Flavio Manzoni is Ferrari’s senior vice president of design. The 51-year-old studied architecture and produced cars for the likes of Maserati, Volkswagen, Bentley, and Bugatti before joining Ferrari in 2010 when the company created its first in-house design team, which has grown from four people to 75.
Manzoni is responsible for the styling of Ferrari’s new cars. His credits in that brief but prolific time include the just-released GTC4Lusso, the F12berlinetta, FXX K, California T, and LaFerrari. This week the Sardinian-born designer is visiting Australia for the first time as part of Vivid Sydney.
Talking at Vivid Ideas, Manzoni was asked if the Italian stallion would go down the same path as the likes of Porsche and Bentley to produce an SUV.
He joked it was the first time he’d heard this question, but his response was emphatic: an SUV cannot be a Ferrari.
So why are others heading down the SUV path, he asked, rhetorically.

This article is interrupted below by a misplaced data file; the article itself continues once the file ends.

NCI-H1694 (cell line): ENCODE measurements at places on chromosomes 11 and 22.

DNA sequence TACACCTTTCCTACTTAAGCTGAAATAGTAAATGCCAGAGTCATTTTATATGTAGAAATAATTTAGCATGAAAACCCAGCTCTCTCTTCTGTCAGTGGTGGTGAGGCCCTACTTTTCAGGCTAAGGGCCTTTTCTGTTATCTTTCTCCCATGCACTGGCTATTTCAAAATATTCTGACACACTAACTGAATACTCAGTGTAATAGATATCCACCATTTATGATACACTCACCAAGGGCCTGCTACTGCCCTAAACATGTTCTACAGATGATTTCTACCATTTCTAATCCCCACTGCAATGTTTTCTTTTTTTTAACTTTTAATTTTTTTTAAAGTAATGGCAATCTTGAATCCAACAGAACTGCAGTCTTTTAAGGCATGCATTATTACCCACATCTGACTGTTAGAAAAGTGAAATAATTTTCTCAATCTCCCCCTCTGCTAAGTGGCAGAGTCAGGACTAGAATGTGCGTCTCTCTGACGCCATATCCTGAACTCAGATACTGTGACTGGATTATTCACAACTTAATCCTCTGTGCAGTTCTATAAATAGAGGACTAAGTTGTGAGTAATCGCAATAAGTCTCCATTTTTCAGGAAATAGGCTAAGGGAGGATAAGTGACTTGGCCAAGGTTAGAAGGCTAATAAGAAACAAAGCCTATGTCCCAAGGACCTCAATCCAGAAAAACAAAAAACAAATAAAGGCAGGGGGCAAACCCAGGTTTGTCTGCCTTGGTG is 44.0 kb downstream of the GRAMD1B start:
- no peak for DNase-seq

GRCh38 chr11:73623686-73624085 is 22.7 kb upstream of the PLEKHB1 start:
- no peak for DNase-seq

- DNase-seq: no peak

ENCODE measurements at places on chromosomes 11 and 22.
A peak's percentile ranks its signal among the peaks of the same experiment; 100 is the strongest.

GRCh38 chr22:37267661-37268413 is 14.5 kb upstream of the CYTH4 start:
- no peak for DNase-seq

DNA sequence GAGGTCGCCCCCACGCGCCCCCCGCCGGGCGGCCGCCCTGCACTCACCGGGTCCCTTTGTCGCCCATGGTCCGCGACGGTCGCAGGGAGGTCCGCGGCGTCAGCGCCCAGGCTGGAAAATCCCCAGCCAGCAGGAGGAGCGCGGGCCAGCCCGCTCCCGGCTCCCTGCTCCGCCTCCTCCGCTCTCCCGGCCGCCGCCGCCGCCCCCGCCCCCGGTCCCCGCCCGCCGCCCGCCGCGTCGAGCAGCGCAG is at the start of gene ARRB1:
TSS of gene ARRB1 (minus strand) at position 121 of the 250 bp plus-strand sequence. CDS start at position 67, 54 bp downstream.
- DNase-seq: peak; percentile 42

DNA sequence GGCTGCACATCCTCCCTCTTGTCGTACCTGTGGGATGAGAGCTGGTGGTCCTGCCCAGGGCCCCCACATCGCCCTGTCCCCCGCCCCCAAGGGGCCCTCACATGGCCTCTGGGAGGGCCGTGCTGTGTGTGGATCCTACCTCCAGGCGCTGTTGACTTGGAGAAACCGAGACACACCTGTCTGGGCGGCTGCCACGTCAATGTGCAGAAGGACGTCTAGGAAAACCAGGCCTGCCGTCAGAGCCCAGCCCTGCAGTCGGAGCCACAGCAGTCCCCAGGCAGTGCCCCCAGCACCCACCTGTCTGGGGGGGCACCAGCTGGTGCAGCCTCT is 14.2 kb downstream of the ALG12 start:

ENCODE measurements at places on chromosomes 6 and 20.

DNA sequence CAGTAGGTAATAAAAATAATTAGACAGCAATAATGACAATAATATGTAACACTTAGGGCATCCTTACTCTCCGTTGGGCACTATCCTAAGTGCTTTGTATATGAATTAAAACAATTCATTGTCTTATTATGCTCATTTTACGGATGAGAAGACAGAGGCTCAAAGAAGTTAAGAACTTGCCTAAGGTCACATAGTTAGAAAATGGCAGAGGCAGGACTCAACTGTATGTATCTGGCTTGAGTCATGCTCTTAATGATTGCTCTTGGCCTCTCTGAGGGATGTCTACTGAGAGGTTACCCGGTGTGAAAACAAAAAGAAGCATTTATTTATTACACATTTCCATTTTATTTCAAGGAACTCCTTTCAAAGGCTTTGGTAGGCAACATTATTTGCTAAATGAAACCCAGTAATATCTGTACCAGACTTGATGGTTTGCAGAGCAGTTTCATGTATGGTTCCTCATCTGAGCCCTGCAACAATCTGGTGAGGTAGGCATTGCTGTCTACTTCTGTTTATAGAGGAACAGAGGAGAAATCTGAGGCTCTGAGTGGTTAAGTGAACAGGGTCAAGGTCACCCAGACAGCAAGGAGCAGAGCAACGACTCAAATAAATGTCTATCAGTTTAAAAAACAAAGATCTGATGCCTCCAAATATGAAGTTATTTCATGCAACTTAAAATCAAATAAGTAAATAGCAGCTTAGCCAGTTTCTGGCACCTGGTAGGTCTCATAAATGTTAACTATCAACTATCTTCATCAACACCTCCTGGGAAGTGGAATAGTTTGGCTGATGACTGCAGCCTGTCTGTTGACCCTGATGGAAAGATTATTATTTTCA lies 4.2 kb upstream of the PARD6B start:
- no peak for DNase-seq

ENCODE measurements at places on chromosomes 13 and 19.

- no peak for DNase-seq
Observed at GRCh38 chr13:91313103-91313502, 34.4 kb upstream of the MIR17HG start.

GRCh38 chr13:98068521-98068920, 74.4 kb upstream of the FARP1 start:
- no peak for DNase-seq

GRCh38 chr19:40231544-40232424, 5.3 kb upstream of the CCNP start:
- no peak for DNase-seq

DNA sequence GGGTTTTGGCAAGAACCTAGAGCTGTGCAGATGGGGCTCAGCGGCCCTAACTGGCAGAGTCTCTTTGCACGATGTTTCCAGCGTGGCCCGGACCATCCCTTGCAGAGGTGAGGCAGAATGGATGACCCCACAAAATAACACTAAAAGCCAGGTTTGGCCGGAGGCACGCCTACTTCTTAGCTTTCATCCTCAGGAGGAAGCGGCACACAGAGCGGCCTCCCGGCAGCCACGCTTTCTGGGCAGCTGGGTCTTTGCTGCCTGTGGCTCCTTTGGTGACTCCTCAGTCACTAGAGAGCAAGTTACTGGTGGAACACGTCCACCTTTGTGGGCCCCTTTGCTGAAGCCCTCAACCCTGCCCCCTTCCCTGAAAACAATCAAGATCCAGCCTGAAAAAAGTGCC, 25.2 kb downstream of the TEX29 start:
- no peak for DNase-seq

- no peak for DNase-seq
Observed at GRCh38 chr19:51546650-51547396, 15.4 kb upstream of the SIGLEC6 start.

“Because there is a marketing opportunity and they make surveys and then they do that,” Manzoni said.
“For Ferrari, we are not followers. We make sports cars. If we are fighting every day to lower the centre of gravity, to position the engine as far down, and as balanced, as possible, and improve the performance, why do we have to make an SUV?”
So don’t expect an off-road Spider during Manzoni’s tenure.
The company’s chief designer also answered question’s about the company’s plans for electric cars with the poetry of a man who is also inspired by music and art when it comes to the sleek lines of the Italian stallions he helps shape.
Here’s how Manzoni explained why you won’t be seeing electric vehicles coming out of Maranello:
“I would like to be a pianist, but I’m not. I have two pianos. One is a digital piano that is perfect, it reproduces sound at the best level – the sound of a grand piano for a concert. It’s beautiful,” he said.
“And I have also a Steinway. Guess which one I use normally?
“It’s simple because it’s another kind of pleasure – on a real piano there are the harmonics… the waves produced by the strings. I play to feel these waves and they can touch the strings of the soul and a digital piano cannot do that.
“So for me it’s the same at Ferrari. Ferrari’s ideas are the Steinway, not the digital piano.”
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